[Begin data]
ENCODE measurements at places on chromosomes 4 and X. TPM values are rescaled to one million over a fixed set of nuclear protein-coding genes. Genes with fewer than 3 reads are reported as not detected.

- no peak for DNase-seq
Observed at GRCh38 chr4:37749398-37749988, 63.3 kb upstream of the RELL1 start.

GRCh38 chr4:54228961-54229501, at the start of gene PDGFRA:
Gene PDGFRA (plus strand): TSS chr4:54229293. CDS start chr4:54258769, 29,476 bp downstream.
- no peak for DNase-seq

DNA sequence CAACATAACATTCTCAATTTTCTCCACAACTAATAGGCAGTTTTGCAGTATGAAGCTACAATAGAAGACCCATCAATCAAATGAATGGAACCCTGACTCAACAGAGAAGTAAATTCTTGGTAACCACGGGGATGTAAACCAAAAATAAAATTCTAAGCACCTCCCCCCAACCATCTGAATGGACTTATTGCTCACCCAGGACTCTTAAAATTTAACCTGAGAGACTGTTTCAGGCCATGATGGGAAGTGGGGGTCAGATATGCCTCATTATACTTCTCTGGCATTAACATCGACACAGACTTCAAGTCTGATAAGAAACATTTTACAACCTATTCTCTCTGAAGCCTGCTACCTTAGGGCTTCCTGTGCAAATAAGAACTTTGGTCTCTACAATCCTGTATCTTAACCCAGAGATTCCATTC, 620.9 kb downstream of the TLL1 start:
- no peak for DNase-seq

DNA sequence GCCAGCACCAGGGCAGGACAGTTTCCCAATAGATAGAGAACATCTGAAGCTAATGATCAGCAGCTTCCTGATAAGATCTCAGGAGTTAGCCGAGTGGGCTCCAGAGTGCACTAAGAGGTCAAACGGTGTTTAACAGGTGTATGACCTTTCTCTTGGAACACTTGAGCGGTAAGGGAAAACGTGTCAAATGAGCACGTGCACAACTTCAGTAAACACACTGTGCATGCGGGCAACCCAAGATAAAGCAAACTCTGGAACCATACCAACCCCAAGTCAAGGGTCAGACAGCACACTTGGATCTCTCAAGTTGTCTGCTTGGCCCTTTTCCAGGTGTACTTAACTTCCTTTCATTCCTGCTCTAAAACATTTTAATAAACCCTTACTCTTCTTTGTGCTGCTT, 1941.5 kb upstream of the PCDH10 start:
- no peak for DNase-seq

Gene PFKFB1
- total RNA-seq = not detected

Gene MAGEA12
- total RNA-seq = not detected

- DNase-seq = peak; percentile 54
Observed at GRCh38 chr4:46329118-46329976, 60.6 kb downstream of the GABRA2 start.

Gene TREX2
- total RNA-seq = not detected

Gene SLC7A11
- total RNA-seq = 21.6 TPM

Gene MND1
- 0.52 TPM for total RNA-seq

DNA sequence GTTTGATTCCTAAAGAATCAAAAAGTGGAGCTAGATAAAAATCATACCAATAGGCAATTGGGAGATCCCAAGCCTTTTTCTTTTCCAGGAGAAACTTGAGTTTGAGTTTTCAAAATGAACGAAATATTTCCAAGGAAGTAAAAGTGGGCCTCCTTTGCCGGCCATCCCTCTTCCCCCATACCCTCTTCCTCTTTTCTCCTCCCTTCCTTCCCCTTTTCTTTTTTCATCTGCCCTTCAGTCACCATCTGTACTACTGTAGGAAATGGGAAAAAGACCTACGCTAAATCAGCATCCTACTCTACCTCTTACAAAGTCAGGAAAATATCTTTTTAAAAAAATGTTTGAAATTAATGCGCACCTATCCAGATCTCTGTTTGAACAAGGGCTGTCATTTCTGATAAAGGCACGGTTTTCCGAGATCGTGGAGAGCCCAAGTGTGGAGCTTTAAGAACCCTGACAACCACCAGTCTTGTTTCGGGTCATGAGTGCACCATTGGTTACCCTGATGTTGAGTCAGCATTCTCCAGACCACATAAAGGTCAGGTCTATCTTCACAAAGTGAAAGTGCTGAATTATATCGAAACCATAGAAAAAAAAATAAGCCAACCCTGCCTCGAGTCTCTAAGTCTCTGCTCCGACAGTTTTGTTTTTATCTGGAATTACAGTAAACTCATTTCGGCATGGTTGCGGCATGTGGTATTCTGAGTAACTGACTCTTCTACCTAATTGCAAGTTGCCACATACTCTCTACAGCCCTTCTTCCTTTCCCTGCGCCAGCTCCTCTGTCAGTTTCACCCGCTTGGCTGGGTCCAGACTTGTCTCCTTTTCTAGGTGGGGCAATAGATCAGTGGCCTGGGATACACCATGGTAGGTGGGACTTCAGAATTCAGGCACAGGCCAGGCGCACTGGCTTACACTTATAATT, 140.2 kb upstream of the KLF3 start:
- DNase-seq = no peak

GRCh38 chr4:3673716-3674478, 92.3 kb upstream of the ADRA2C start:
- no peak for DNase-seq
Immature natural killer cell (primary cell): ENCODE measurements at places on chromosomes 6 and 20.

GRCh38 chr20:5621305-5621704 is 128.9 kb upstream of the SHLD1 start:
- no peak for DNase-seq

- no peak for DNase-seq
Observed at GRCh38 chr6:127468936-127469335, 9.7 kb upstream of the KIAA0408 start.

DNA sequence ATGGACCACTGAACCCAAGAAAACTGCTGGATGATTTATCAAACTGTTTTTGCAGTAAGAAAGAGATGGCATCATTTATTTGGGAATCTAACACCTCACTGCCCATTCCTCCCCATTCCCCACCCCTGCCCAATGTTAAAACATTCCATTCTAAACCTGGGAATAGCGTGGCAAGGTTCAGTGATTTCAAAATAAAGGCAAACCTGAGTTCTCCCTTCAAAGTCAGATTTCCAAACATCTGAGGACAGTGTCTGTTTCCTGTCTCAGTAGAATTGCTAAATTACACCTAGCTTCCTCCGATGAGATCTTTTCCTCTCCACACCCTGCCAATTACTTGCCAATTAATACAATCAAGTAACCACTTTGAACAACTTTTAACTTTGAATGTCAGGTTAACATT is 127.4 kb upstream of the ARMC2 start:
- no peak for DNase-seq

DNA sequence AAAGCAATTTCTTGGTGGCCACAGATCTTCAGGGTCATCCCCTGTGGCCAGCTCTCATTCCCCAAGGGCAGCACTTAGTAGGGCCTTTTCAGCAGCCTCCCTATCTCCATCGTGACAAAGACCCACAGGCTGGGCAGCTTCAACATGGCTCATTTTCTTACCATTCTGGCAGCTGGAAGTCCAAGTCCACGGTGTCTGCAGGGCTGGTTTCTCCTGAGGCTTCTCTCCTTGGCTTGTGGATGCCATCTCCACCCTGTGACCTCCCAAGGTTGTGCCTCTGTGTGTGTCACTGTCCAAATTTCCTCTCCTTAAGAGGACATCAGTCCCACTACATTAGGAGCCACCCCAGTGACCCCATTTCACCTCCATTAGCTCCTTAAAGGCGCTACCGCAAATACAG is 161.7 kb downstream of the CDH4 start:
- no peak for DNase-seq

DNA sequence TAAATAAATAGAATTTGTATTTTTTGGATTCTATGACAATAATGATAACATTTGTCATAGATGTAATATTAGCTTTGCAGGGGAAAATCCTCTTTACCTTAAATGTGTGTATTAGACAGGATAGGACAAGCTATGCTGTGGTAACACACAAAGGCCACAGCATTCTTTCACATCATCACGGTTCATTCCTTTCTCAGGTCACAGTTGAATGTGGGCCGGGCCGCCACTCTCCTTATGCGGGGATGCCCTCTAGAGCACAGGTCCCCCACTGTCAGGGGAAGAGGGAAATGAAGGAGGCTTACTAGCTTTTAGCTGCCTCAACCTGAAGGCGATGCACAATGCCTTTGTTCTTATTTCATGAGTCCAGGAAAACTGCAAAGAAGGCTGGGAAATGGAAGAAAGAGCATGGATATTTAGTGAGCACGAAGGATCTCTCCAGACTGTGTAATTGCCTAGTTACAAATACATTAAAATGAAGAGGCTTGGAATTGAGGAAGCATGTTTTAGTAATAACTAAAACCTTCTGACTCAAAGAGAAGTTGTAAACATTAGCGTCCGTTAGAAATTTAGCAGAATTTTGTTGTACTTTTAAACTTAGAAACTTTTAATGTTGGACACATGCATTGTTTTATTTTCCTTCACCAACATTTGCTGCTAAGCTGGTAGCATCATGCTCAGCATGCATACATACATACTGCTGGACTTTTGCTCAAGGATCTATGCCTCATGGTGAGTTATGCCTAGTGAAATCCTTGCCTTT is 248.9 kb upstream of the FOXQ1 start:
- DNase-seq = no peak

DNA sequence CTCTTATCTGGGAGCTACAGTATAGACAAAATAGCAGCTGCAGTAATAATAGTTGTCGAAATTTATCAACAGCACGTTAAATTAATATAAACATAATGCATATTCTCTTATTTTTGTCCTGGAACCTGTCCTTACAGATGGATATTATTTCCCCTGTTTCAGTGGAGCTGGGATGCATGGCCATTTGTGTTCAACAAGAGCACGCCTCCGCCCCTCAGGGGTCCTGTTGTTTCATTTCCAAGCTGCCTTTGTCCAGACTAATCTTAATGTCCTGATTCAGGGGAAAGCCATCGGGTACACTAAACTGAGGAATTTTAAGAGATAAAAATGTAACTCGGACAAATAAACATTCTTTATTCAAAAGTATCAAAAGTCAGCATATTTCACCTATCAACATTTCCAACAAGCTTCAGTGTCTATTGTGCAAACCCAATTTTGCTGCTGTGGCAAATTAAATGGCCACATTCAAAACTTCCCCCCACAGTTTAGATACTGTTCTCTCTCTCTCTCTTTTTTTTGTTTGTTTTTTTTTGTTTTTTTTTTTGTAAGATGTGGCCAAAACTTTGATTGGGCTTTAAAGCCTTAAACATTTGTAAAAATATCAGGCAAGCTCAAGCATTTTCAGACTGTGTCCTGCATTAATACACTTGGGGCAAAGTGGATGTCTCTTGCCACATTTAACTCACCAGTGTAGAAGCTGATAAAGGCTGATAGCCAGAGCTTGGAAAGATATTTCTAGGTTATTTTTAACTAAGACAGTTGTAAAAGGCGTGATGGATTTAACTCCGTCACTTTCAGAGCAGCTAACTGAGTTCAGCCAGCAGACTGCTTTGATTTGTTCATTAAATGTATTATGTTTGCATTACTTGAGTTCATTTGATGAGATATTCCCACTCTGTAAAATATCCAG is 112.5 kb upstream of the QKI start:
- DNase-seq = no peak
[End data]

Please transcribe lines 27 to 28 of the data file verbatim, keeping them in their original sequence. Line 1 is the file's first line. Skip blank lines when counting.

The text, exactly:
Immature natural killer cell (primary cell): ENCODE measurements at places on chromosomes 6 and 20.

GRCh38 chr20:5621305-5621704 is 128.9 kb upstream of the SHLD1 start: